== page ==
With this arrangement, everything gets juice when the Airstream is connected to shore power, either from the main panel or the subpanel.  The transfer switch built into the inverter simply passes the AC power it receives through to the subpanel.  When the shore power is removed, the main panel has no power so the air con and fridge don’t run, but the inverter will turn on automatically and supply the subpanel using battery power.  For a bit more detail on this, click here.

Not only does this prevent the problem of the inverter accidentally powering things it shouldn’t, but this arrangement also fixes the electrical quirk that causes GFCI outlets to trip when you plug the trailer into them.

I haven’t gotten around to this project yet but I will later in January.  Once I have the parts in hand it should be a fairly easy fix, since there’s plenty of room in the compartment when I have to work (near the existing breaker panel) and there’s no need to run additional wires.  I’ll document it with photos at that time.  Meanwhile, if anyone else has already done this upgrade I’d be interested to hear from you.

Thinking forward to Airstreaming 2017

Each year around this time I usually find myself considering our prospects for travel in the coming year.  This is when we start to sketch out a rough plan, starting with a possible post-Christmas or early January break.

(I know for most people in North America a trip in January isn’t very practical, and you have my sympathies. When we lived in Vermont all I could do in January was measure the depth of snow covering our ’68 Caravel, and periodically peek inside to make sure all was well.  It says something about our family’s dedication to Airstreaming that we chose to relocate to a place where it stays reliably above freezing day and night most of the winter.)

tucson-neon-signBut this year the Airstream has been mostly left to sleep through the winter in the carport, under cover.  It has served as our guest bedroom and spare refrigerator instead of as a travel vehicle. While I still have a list of improvements and fixes I want to make before we head out again next May, for now we’re staying put and focusing on other things.

This is why I’ve been silent on the blog since we returned to home base back in early October. I came back from our summer of travel thinking that it was time to take stock and focus on personal projects for a while. The break has been good, an opportunity to look at the big broad world and consider my place in it for the next decade. To do that, I forced myself to step away from the “usual” and build time into each day to think about something completely different.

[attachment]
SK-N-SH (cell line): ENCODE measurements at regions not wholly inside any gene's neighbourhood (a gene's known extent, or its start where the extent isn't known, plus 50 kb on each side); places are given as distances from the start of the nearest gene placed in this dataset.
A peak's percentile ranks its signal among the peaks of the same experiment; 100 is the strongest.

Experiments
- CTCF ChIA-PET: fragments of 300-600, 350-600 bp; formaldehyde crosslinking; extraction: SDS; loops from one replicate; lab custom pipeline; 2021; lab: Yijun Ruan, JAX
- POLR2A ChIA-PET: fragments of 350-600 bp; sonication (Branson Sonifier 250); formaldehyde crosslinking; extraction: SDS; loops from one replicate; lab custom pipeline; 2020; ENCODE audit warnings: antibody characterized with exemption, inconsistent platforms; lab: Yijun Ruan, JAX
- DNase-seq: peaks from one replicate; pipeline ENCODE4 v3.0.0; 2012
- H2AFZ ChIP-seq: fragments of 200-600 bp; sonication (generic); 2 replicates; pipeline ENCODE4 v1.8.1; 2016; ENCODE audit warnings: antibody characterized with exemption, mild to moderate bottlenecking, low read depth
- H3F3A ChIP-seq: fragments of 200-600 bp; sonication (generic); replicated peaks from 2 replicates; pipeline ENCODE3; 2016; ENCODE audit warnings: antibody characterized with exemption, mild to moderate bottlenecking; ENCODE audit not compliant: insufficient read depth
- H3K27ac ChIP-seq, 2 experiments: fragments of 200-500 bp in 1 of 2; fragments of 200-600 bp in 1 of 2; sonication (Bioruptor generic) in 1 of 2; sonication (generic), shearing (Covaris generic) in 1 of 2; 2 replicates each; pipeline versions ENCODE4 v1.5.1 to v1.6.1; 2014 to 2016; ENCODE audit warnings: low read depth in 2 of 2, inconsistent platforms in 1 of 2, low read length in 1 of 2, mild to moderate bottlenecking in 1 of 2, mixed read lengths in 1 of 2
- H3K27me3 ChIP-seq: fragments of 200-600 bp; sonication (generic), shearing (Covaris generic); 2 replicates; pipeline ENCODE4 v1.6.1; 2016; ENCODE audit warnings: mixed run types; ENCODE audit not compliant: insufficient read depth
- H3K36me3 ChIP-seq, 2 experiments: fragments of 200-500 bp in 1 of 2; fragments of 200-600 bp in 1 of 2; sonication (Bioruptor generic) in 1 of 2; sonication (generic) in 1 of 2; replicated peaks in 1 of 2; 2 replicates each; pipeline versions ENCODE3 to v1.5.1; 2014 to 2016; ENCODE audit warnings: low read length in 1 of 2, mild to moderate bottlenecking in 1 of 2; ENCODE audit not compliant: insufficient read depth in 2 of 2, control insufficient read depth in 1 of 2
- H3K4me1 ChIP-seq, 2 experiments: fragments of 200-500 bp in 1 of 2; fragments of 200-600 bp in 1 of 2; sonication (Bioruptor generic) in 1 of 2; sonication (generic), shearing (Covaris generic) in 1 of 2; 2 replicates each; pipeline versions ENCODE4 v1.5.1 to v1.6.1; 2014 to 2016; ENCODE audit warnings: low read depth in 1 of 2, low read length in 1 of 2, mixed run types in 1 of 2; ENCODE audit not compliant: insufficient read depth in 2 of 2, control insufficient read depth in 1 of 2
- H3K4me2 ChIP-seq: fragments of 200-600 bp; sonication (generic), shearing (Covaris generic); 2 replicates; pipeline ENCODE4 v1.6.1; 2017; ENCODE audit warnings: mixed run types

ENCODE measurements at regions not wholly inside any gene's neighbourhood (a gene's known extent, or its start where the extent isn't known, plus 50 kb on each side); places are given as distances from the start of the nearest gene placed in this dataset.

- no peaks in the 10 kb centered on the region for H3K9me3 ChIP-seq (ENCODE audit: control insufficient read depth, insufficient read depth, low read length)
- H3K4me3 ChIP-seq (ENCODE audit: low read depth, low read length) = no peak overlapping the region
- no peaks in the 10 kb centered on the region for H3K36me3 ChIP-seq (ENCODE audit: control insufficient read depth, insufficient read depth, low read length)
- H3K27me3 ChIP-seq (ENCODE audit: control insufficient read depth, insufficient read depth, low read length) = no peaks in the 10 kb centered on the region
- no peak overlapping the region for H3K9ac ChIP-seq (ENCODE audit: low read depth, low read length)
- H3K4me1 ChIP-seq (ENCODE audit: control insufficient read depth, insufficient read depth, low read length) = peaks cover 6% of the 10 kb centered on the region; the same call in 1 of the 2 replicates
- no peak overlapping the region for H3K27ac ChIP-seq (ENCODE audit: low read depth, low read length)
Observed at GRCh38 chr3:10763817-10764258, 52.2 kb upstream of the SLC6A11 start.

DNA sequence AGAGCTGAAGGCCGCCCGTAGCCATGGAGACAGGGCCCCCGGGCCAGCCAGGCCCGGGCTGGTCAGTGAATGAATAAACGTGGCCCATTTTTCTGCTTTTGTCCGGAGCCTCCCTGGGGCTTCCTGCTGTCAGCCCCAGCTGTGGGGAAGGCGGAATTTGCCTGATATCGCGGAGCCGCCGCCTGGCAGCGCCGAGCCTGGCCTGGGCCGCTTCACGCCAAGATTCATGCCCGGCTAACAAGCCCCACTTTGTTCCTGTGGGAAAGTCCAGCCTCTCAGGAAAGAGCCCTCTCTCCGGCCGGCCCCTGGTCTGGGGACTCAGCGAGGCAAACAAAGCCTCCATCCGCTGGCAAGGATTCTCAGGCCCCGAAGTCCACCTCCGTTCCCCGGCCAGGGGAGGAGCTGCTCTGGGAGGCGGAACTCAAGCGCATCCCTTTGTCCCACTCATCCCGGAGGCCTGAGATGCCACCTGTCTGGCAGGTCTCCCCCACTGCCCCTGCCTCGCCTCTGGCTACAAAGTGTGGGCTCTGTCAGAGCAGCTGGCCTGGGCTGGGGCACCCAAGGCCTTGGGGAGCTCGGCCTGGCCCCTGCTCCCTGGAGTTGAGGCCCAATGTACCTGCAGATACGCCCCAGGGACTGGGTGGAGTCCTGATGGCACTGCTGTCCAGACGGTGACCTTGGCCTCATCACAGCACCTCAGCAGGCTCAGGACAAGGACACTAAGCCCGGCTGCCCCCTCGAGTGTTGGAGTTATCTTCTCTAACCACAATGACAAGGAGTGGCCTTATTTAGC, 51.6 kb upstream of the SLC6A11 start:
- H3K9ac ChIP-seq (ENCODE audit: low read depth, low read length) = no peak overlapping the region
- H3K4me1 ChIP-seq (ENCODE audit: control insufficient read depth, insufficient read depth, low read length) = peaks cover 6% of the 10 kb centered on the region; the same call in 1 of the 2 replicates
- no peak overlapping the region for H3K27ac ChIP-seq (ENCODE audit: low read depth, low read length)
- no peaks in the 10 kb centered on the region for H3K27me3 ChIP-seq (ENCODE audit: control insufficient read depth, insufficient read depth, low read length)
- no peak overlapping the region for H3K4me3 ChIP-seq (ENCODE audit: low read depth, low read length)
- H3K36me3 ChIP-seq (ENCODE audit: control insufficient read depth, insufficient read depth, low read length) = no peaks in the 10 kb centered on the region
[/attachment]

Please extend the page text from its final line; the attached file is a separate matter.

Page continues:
I don’t know what’s coming out of that yet, but it has been a meditative sort of exercise and thus well worth doing on its own virtues. As an entrepreneur I’m accustomed to the ground moving beneath my feet, so once in a while it’s good to stop the motion and just feel the earth beneath—metaphorically speaking.

Still, life goes on and periodically I have been forced to come out of my trance to engage with it. On January 17 at 1:00 pm I’ll be at the WBCCI International Board of Trustees (IBT) rally in Casa Grande AZ to speak about Airstream maintenance stuff.  This IBT rally is an obligatory one for officers of the club and so the program tends to be loaded with business meetings rather than the sort of stuff we do at Aluma-events.  I figured the attendees might like something a little different, so I’ll try to be that.

Brett & I are also working on Alumaflamingo, since that’s right around the corner in February (20-26, in Daytona FL. Brett is handling the heavy lifting on that one (I did the same for Fandango last September, so it’s his turn). I’ll be there for 5 days and probably doing a talk or two on something. If you are going to be there and have a request for a seminar or workshop, let me know.